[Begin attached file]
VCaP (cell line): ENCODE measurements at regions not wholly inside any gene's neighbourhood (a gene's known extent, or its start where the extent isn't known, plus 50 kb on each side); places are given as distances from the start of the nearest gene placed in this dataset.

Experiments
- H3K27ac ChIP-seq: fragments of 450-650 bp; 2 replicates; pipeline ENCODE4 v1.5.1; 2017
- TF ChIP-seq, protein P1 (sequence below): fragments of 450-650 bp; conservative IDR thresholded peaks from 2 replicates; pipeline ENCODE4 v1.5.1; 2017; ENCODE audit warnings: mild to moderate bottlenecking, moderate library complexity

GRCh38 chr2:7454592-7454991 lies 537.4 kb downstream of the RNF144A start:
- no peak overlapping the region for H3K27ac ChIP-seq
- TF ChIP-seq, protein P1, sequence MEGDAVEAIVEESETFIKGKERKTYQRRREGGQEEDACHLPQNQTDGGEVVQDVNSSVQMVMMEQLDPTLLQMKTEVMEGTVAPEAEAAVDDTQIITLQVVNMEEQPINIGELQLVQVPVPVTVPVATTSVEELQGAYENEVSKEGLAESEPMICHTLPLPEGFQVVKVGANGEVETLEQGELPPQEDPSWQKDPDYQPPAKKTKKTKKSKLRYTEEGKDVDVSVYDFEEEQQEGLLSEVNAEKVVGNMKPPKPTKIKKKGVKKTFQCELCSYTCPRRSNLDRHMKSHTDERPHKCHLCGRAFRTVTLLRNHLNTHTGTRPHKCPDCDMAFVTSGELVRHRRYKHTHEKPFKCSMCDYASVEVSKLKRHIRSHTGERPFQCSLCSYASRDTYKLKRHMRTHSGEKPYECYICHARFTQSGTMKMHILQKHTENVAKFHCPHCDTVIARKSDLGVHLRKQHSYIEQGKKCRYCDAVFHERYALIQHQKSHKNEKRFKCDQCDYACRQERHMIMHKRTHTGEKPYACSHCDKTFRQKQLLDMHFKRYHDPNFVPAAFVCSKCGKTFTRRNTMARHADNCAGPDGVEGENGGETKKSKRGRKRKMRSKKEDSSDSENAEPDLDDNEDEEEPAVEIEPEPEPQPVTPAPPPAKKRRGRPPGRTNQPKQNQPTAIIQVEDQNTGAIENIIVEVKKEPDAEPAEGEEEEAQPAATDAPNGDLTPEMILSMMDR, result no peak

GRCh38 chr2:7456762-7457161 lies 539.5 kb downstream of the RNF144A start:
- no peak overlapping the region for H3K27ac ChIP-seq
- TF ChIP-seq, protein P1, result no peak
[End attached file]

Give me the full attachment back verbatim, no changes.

VCaP (cell line): ENCODE measurements at regions not wholly inside any gene's neighbourhood (a gene's known extent, or its start where the extent isn't known, plus 50 kb on each side); places are given as distances from the start of the nearest gene placed in this dataset.

Experiments
- H3K27ac ChIP-seq: fragments of 450-650 bp; 2 replicates; pipeline ENCODE4 v1.5.1; 2017
- TF ChIP-seq, protein P1 (sequence below): fragments of 450-650 bp; conservative IDR thresholded peaks from 2 replicates; pipeline ENCODE4 v1.5.1; 2017; ENCODE audit warnings: mild to moderate bottlenecking, moderate library complexity

GRCh38 chr2:7454592-7454991 lies 537.4 kb downstream of the RNF144A start:
- no peak overlapping the region for H3K27ac ChIP-seq
- TF ChIP-seq, protein P1, sequence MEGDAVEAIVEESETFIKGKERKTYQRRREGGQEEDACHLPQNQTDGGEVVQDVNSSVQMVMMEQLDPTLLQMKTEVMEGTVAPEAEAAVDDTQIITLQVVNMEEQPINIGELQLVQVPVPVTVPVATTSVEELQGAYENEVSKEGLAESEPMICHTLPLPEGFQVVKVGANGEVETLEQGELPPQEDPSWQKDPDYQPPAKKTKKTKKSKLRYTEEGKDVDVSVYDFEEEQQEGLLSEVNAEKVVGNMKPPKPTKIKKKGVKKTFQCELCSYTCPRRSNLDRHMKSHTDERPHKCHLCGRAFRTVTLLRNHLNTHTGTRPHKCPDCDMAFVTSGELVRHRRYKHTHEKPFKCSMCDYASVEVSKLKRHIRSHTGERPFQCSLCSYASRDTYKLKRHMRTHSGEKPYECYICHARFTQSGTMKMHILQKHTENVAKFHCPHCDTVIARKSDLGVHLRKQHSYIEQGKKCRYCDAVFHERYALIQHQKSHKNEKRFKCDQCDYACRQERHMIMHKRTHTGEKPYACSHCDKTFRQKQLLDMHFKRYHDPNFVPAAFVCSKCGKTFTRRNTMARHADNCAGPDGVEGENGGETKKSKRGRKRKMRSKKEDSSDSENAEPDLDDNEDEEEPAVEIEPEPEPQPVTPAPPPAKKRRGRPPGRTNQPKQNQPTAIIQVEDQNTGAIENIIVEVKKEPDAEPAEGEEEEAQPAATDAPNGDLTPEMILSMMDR, result no peak

GRCh38 chr2:7456762-7457161 lies 539.5 kb downstream of the RNF144A start:
- no peak overlapping the region for H3K27ac ChIP-seq
- TF ChIP-seq, protein P1, result no peak